I wish I could also share an interview with Becky Norton Dunlop of the Heritage Foundation on Fox News from February 2010 where she amusingly asserts conservation easements are akin to eminent domain, but the clip no longer appears available.
After zooming through that little article, I picked up Agenda 21 by Glenn Beck. Wow is this a crazy book. Now I don't have cable tv (and would unlikely be tuning into FoxNews if I did), so I have a general understanding of who Glenn Beck is but haven't really seen much more than clips. This may explain why I had no idea what I was in for. I was looking for a book to give me the conservative take on Agenda 21 conspiracy. I gave a talk at the Western New York Land Conservancy earlier this summer, and the Conservancy chose not to advertise the talk in the Buffalo News for fear of Agenda 21 protesters. I am super a bit embarrassed to admit that I was unfamiliar with the conservative Agenda 21 battle cry. My take on Agenda 21 thus far is that it is pretty toothless. Lots of big ideas with little action. So I was pretty surprised to hear that some radical right groups appear afraid of it. Clearly they must fear what it symbolizes rather than what it actually does. Enter Glenn Beck. Someone told me that Glenn Beck wrote a book about Agenda 21 and it is a fast read. What that person failed to mention is that it is a 1984-esque sci fi novel set in a future where Agenda 21 has led to a dystopia. Wanna hear my secret? I kinda love it. It is completely ridiculous, of course, but a great beach read ... if you were willing to let people see you reading it in public.
Friday, July 19, 2013
Well looks like we are about half-way through the summer (depending on the schools schedules in your family). Instead of embarking on a new project this summer, I have committed myself to finish up several projects that have been lingering. One project that is oh so close to completion is a book chapter I wrote for a Cambridge University Press book that Keith Hirokawa is editing.The book is entitled Environmental Law and Contrasting Ideas of Nature: A Constructivist Approach and I think should hit bookshelves before the end of the year. Keith asked me to tackle the subject of nature versus perpetuity, with a particular emphasis on property law. I easily agreed because the topic seemed a natural one for me, but then I had trouble with it. My thesis was: perpetual static property rules make little sense in a changing world. Perfect! The problem was that Keith wanted something longer than a sentence.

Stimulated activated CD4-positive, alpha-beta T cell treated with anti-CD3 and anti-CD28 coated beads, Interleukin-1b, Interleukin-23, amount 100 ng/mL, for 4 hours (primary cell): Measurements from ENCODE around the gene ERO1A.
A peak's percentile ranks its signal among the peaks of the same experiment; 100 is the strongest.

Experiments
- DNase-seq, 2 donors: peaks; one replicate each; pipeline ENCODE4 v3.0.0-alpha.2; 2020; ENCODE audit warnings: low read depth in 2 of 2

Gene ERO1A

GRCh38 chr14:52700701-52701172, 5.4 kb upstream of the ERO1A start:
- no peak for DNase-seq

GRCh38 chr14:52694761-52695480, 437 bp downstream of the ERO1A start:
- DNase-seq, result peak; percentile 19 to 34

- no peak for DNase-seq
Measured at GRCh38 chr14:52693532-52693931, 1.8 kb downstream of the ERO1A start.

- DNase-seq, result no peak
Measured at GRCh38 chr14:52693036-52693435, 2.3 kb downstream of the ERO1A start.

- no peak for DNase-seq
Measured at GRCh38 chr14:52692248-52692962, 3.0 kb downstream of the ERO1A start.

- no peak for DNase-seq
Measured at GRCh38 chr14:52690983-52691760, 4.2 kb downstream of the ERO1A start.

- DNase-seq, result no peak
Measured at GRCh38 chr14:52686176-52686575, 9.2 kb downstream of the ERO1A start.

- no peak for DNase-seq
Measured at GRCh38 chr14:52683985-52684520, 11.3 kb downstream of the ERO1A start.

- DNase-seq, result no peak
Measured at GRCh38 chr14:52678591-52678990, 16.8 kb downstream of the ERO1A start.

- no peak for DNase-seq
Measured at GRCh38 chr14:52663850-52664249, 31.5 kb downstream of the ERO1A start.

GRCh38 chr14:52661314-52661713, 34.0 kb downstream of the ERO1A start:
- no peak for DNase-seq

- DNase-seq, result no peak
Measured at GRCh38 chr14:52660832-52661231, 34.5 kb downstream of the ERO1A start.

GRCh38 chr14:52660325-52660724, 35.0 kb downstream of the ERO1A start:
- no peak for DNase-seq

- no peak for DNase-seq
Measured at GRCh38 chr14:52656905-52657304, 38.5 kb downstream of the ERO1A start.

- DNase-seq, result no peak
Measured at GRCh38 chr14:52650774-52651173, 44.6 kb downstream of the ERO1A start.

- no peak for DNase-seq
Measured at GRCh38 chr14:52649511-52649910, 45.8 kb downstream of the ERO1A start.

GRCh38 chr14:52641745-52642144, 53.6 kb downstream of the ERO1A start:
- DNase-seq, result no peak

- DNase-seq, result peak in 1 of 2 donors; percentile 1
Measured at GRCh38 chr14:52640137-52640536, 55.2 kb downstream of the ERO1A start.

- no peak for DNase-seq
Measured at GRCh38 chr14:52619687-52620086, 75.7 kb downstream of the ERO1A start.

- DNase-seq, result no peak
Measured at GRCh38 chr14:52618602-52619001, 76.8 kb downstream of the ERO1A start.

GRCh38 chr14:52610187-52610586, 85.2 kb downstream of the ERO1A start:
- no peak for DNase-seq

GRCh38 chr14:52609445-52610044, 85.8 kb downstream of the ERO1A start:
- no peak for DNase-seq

As I delved deeper into these issues (and I would be hard pressed to label my approach "constructivist"), I became intrigued with thinking about why we have perpetual static tools. Now, I don't mean how they have evolved. I have written mind-numbingly boring fascinating articles about that in the past. Instead, I was intrigued with what it is about us as individuals that crafts our approach to land conservation the way that we do. In this research, I became intrigued by a few different pschological concepts. In very simple terms, we are not good at thinking about the future. First, when problems and issues are too big, our brains simplify them to make them digestible (or sometimes we just ignore them). Second, when making projections about future conditions, we tend to be overly optimistic. Layer these traits onto a policy for long-term land conservation in an era of increasing landscape changes and you start to see why we have problems. Although the chapter considers other subjects (including how current property laws fail to mesh with lessons from conservation biology), the brief psychology discussion was the most fun for me. Makes me pretty durn thankful that I work at an interdisciplinary school like Buffalo where I could just knock on the door of the psychologist (Chuck Ewing) whose office is next door to mine.